No trip to Curacao is complete without a tour of Willemstad, the island’s capital city and a UNESCO World Heritage Site. Here, visitors can see Dutch architecture, shop, dine at fine restaurants, take a Caribbean cooking class, and spend an evening at a local lounge or nightclub for salsa dancing, live music, and tropical drinks. Cultural travelers and those interested in history may want to spend an afternoon at the Kura Hulanda Museum, which chronicles the slave trade.

Around the island, visitors can tour the Den Paradera herb garden, full of natural remedies and soothing plants; the Curacao Ostrich and Game Farm, where you can feed the ostriches; and the Curacao Sea Aquarium, to view sea turtles, sharks, and other marine wildlife up close.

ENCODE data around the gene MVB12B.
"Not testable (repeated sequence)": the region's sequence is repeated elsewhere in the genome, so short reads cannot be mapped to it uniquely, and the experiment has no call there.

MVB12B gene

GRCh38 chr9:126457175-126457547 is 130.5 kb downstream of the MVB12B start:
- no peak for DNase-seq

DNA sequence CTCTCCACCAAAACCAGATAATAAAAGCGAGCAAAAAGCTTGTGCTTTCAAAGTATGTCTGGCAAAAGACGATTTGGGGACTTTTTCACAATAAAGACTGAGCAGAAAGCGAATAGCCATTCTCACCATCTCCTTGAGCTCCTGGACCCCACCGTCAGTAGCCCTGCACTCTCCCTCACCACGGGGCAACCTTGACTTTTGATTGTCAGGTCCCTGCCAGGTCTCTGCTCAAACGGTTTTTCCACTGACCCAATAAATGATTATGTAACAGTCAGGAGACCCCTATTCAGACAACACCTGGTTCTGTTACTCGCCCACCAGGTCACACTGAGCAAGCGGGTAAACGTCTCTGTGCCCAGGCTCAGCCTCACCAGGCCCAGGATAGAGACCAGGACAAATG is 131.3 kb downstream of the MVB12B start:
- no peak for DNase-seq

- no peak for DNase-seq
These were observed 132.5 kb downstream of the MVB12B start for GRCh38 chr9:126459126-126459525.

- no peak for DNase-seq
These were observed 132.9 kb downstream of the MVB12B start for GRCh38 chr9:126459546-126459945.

For beaches, locals consider Big Knip, Kas Abou, and Porto Marie among the loveliest. Other outdoorsy travelers can find adventure activities both on land and sea, with plenty of dive and snorkeling options, horseback riding, and hiking.

For more tips on value for your Curacao getaway, visit the Curacao Travel Guide.

Depending on your travel preferences, you can have a Caribbean vacation that’s relaxed, rugged, cultural, or culinary—or perhaps a combination of everything.

Regardless of what island you visit, Aruba, Bonaire, and Curacao can offer a Caribbean vacation free of hurricane woes. And with casinos, diving, hiking, and culture, not to mention the beaches and low-season prices, you may find yourself planning a return visit next summer.